Meeting the top members of the Red Brigade, Loretta soon realised the day-to-day struggle was not about ideology and the cause, but about securing adequate finance. Running an organisation, no matter its products, requires cash, lots of cash. The head of the Red Brigade, Loretta found, spoke more like the bankers she knew in her day job than the bankers themselves.
Eventually, her economics background drove her to want to understand how this economy had come about, what its importance was to the continuance of illegal, criminal and terrorist activity and what might unplug and halt its progress.
What she has uncovered is fascinating and shocking; the connections, ramifications and end game dizzyingly far reaching.
From trafficking humans and narcotics to blood diamonds, arms, and the role of offshore facilities, the growth of the criminal economy following World War II can be traced through three distinct stages, says Loretta.
Firstly, there was state sponsorship of existing regimes and/or ‘freedom fighters’ during the Cold War as the West and the Soviet Union battled it out for supremacy in third world countries.
Self-determination, which she believes began around the 1970s as deregulation set in, meant terrorist groups began to build their own businesses, mostly illegal, to fund their own operations.
The third phase began with globalisation and the fall of the Berlin Wall. Terror groups linked with apolitical criminal organisations anywhere to form their own networks and a shadowy economy running parallel to the legitimate economy, connected to it in both covert and overt ways, grew.
Running alongside “Rogue Economics”, is the demise of western-style capitalism as evidenced by the GFC.
“The era of multiplying money through money is over,” thinks Loretta.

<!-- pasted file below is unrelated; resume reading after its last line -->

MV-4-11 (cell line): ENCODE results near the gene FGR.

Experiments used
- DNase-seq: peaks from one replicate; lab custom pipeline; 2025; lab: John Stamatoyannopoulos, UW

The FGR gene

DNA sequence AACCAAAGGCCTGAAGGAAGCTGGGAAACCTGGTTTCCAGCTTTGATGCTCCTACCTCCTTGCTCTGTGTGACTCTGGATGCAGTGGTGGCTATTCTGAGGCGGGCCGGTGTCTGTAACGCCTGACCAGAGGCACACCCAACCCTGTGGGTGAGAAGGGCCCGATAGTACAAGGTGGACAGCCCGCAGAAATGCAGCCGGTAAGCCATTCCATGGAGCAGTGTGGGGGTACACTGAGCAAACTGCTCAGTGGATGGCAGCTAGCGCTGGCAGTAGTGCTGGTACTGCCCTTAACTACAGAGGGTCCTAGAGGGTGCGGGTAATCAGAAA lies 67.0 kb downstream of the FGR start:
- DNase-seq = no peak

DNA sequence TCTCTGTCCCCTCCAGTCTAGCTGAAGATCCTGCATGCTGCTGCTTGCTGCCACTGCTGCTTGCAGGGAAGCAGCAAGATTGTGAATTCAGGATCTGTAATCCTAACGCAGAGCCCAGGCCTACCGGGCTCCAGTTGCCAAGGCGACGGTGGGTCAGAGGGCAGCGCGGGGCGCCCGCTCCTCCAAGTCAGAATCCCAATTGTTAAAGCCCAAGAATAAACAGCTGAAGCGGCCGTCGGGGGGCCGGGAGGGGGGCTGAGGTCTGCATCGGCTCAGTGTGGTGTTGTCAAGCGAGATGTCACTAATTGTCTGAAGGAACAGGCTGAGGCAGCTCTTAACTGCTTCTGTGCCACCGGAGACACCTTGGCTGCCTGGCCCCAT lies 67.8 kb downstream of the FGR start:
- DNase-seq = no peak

Capitalism works if you are modernising, industrialising, as in China and Brazil. Europe, Loretta points out, is a post-capitalist society in debt crises with a contracting economy.
Australia, she believes is doing a little better because of our resources but without the mines we’d be in a similar position to Europe.
“I don’t see an implosion of the Euro for the time being,” Loretta says.
“Interest rates are coming down worldwide giving European governments the ability to service the debt in the short run, but I think what will happen is an impoverishment of the economy and of the population.
“We know there is a rich elite getting wealthier and that migration out of Europe is an issue. I think there will be a pick up in the agrarian economy, but that economy is just not big enough to sustain the levels of growth we’ve been used to and the inherent lifestyle expectations that growth brought with it.”
As for the criminal economy, Loretta remains pessimistic: “Phenomena like the GFC benefit this economy. In the wake of the crisis there is more illegality, more criminality. There is not more terrorism. However, because they all move in the same environment I would say the terrorist and illegal economy is actually bigger today than it was before.”
The simple but difficult actions needed to short circuit this rogue economy revolve around stopping supply: “Legalise drugs in a controlled way. This would deal criminal finance networks a massive blow. People smuggling is also a huge business. There is not one single policy that can solve this problem but drugs, for sure.
“On the financial side: outlaw all the offshore facilities. This is, of course, impossible. I know. To implement these measures you need a global government, which we do not have. If you did these two things you’d almost halve the criminal economy.”
Loretta also spoke with us about where Europe is heading, and the role of women, read on for more…